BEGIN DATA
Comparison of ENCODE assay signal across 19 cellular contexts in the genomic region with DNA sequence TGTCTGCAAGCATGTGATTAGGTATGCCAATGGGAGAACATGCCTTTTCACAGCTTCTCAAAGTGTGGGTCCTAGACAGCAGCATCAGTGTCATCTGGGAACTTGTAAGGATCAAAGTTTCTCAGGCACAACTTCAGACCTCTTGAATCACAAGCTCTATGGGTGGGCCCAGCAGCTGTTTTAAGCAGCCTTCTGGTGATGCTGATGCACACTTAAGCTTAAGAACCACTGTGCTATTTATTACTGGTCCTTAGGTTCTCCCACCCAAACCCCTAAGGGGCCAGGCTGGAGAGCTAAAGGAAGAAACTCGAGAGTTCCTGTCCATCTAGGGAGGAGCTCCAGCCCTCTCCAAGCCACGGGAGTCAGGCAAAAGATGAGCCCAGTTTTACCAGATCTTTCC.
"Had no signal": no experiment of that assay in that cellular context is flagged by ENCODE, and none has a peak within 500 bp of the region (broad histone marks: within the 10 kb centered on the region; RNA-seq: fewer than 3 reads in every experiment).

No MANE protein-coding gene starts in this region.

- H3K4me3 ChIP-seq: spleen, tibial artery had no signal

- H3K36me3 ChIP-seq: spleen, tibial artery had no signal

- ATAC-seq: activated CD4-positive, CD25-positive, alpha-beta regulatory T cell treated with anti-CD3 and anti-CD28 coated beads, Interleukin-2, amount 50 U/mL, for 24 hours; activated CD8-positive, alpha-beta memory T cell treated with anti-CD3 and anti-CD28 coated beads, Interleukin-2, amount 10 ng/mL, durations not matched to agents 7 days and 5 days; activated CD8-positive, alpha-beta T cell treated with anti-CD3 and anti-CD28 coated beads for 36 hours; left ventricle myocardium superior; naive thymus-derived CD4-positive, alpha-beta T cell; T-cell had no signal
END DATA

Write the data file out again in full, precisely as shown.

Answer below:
Comparison of ENCODE assay signal across 19 cellular contexts in the genomic region with DNA sequence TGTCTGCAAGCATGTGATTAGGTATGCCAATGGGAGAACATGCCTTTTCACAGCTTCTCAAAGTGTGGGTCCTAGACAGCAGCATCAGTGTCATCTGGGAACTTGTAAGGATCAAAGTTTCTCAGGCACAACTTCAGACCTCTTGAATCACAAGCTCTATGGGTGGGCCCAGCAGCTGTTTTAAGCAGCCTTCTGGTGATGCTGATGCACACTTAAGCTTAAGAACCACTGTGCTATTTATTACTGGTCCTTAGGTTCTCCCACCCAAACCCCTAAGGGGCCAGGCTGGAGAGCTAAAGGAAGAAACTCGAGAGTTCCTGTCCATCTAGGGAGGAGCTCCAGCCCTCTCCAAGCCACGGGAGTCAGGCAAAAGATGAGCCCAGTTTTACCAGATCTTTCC.
"Had no signal": no experiment of that assay in that cellular context is flagged by ENCODE, and none has a peak within 500 bp of the region (broad histone marks: within the 10 kb centered on the region; RNA-seq: fewer than 3 reads in every experiment).

No MANE protein-coding gene starts in this region.

- H3K4me3 ChIP-seq: spleen, tibial artery had no signal

- H3K36me3 ChIP-seq: spleen, tibial artery had no signal

- ATAC-seq: activated CD4-positive, CD25-positive, alpha-beta regulatory T cell treated with anti-CD3 and anti-CD28 coated beads, Interleukin-2, amount 50 U/mL, for 24 hours; activated CD8-positive, alpha-beta memory T cell treated with anti-CD3 and anti-CD28 coated beads, Interleukin-2, amount 10 ng/mL, durations not matched to agents 7 days and 5 days; activated CD8-positive, alpha-beta T cell treated with anti-CD3 and anti-CD28 coated beads for 36 hours; left ventricle myocardium superior; naive thymus-derived CD4-positive, alpha-beta T cell; T-cell had no signal